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4:44

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Artist: Jay-Z
Label: Roc Nation

Review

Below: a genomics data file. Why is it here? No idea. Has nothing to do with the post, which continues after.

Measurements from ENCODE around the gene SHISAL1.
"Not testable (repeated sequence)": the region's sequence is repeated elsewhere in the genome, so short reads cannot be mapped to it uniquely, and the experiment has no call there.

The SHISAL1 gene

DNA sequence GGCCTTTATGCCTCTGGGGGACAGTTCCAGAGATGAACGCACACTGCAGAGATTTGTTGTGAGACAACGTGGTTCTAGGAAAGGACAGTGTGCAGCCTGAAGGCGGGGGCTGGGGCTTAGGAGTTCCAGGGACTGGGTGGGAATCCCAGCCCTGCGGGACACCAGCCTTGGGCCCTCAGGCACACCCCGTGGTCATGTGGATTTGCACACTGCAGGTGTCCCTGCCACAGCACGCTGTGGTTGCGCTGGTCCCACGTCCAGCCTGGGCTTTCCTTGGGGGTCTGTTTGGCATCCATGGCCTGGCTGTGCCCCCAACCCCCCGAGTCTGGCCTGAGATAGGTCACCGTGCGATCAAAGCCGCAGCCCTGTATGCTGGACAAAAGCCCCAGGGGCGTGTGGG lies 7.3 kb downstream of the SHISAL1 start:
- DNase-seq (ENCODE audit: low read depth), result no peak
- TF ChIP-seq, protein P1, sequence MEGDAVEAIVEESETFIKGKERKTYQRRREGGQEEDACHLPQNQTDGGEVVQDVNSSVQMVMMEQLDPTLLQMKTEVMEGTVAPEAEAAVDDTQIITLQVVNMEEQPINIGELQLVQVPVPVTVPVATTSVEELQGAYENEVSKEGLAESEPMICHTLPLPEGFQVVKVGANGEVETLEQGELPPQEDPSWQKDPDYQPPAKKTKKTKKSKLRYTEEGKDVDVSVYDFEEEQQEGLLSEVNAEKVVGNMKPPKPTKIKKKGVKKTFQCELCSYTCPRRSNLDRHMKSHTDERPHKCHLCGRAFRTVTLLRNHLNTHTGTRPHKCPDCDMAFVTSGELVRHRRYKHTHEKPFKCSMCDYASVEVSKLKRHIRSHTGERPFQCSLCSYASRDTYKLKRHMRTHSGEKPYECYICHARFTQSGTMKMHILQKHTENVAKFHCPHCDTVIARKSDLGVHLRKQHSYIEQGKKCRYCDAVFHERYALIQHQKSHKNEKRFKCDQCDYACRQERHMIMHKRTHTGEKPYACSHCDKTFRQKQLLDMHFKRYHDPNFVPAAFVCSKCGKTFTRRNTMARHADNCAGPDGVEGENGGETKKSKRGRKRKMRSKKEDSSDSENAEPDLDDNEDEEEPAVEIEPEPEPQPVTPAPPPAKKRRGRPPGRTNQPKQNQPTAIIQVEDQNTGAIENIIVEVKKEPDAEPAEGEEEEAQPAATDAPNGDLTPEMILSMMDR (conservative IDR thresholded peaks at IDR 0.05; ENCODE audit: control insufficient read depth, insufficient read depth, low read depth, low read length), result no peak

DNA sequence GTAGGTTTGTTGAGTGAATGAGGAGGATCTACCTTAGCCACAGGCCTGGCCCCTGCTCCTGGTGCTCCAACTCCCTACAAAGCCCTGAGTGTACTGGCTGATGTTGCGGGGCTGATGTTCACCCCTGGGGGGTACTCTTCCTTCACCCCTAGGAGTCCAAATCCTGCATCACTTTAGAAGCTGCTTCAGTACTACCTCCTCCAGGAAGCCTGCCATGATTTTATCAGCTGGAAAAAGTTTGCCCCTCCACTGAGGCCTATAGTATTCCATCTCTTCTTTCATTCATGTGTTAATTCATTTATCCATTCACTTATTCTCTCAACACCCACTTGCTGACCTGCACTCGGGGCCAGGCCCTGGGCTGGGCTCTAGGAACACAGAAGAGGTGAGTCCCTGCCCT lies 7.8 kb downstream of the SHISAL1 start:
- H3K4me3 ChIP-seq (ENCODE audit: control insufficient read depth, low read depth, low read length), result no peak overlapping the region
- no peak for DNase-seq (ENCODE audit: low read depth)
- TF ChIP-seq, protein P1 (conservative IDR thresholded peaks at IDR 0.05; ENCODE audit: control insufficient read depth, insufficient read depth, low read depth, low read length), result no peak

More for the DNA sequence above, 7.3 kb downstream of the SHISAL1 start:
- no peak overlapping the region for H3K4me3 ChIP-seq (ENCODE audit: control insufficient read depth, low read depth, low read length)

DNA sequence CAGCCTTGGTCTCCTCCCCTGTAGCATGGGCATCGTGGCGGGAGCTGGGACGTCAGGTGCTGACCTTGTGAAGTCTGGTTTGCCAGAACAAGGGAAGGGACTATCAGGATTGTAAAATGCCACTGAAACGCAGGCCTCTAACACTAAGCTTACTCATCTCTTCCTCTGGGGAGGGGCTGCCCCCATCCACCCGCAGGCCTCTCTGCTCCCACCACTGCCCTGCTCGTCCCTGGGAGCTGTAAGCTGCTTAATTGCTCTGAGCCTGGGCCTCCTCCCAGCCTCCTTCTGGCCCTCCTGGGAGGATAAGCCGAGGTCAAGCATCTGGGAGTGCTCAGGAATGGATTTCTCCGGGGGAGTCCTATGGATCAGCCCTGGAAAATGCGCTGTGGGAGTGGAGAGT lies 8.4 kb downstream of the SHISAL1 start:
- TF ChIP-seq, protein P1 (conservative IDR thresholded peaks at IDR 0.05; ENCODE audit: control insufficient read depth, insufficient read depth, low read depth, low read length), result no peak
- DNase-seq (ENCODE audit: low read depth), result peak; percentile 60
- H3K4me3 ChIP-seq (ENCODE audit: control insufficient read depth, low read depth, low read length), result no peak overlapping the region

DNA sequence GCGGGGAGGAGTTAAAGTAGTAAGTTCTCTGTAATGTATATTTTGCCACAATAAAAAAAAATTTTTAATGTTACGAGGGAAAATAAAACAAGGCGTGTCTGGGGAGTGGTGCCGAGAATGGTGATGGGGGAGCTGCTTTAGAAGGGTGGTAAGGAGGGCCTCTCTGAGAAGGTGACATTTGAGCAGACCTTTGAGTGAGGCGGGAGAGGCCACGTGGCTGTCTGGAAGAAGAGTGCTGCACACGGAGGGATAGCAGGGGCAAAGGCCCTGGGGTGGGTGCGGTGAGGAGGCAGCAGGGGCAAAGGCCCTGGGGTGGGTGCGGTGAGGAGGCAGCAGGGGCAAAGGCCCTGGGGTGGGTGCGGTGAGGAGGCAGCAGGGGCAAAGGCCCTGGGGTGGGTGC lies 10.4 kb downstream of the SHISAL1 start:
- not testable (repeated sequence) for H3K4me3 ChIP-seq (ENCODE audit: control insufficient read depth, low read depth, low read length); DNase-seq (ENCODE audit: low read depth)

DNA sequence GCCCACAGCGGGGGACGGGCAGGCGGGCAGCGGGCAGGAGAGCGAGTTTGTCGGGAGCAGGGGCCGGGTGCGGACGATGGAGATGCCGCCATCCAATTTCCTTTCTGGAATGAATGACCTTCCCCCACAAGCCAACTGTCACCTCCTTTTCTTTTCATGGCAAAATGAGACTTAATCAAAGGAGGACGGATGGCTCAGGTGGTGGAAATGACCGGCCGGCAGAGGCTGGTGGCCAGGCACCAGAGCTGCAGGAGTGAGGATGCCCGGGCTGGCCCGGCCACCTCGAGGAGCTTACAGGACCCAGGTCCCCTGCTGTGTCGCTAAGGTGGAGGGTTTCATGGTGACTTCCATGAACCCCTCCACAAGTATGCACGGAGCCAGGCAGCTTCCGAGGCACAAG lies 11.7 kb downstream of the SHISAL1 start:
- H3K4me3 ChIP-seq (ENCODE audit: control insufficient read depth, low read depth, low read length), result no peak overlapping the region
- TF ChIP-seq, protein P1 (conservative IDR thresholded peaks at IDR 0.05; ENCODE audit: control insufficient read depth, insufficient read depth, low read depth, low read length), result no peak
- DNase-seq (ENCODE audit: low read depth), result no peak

Jay-Z's June 2017 was momentous. The 44th president of the United States inducted him as the first rap lyricist into the Songwriters Hall of Fame. The Beyoncé Knowles-Shawn Carter family added fourth and fifth members. Going by a jocular shot at specific Al Sharpton social media activity within, there was also the completion of 4:44, delivered on the last of the month. Approach-wise, the 13th Jay-Z studio album is a change of course for its employment of only one beatmaker, No I.D., whose previous Jay-Z credits across a decade plus -- a comparatively flashy crop that includes a major portion of The Blueprint 3 -- amount to an album's worth of tracks, primarily as co-producer. Even more noteworthy is its chronological distinction as a follow-up to Beyoncé's Lemonade, a cathartic album prompted in part by Jay-Z's extramarital behavior. This somehow makes album 13 seem older than its true age. From any other artist, 36 minutes of repentance, self-satisfaction, and wisdom regarding issues such as faithfulness, vast wealth, ethical consumption, and the deficiencies of a younger rap generation would likely fall flat, but Jay-Z continues to write at a Hall of Fame level and raps with high levels of conviction, contrition, and wit. He and No I.D. are consistently attuned. The whole album has a fine matte-like finish with nuanced rhythms and soul, funk, reggae, and prog samples that frequently enhance the tracks on an emotional level, not just a sonic one. Even the Frank Ocean and Beyoncé appearances sound sourced from a crate. Filled with references to profit and forms of pride granted by birth and earned by hustling, 4:44 nonetheless is an unglamorous set well suited for solitary and reflective late-night listening. There are no radio play bids. Jay-Z has been in this mode at various points, but never in such concentrated, enlightened form, whether the subject is his mistakes as a husband, the struggles of his long-closeted lesbian mother, the effects of enduring systemic racism, or the assertion of his supremacy. ~ Andy Kellman